Wednesday, September 20, 2006

Lage Raho Munnabhai: Not a review

I watched Lage Raho Munnabhai last saturday. Now we see that this movie had a huge baggage on two counts

1. The reputation of Munnabhai MBBS
2. The reputation this movie itself had developed with everyone who'd seen it.

So I was going with quite lofty expectations. The movie was scheduled at 2:30 pm. We reached the mall quite early by 1:30 pm. For lunch, we had this amazing hybrid of Dosa and Russian Salad - Salad Dosa Roast or something. There still was a lot of time left. The mall didnt have much to offer. I was roaming around desperately searching for something to do. I found a LAN games parlour. People were playing on computers connected to a network. I got in and saw the kind of games they play these days. Needless to say I was impressed. They were playing some sort of adventure game. The setting is of a busy city and the objective is to reach a predefined point. You go about it using any means possible. You can choose to run. Or you can use any car provided its not locked (yes I mean stealing). You can kick the passing biker and 'borrow' his bike. In fact you can do almost anything. I was watching as one player was driving a car and was being closely pursued by the police. He crashed his car and gets out. The police officer too gets out and is about to arrest him. Amazingly and to my utter amusement, our hero actually kicks the police officer and now 'borrows' the police car instead. There is such beauty in violence!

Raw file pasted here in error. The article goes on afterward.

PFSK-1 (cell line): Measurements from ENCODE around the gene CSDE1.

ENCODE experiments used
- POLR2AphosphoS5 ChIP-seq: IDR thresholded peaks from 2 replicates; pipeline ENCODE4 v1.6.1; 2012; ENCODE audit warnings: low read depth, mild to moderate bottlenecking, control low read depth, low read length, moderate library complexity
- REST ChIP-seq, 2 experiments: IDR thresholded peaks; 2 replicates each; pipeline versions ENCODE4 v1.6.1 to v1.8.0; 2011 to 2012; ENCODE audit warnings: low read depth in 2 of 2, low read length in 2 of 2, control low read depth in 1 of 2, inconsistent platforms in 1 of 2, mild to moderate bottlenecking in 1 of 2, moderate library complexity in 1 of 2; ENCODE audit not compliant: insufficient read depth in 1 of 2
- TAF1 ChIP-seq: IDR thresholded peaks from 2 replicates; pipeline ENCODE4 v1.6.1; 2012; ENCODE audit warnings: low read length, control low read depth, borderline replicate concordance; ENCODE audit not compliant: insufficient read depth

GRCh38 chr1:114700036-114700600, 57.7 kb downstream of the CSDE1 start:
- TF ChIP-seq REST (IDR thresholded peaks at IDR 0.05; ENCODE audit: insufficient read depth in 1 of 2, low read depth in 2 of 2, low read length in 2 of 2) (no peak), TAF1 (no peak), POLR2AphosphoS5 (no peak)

Before I knew it, it was time for the movie and I had forgotten everything about the baggage it carried. I felt relieved - now it was just the movie - no unnecessary baggage. The movie began with the usual light hearted easy going atmosphere that is reminiscent of Munnabhai MBBS. You may not laugh out loud at each and every other joke. But there is always a smile. The innocence around could'nt be disturbed even by the villainous seeming Lucky Singh (Boman Irani). As everyone seems to be saying, the movie does give a lot to think about without being preachy. But there is a disconnect here. While my heart is going all gaga over how the movie made me feel, my mind points out how the director has exploited some pre-existing thoughts in me to make me like what I see. I like it because I relate to the film and not because it is something exceptional, or some great masterpiece crafted with immense dedication and care. It is rather a simple story of a few people trapped in this dog eat dog world who discover the master solution to all their problems.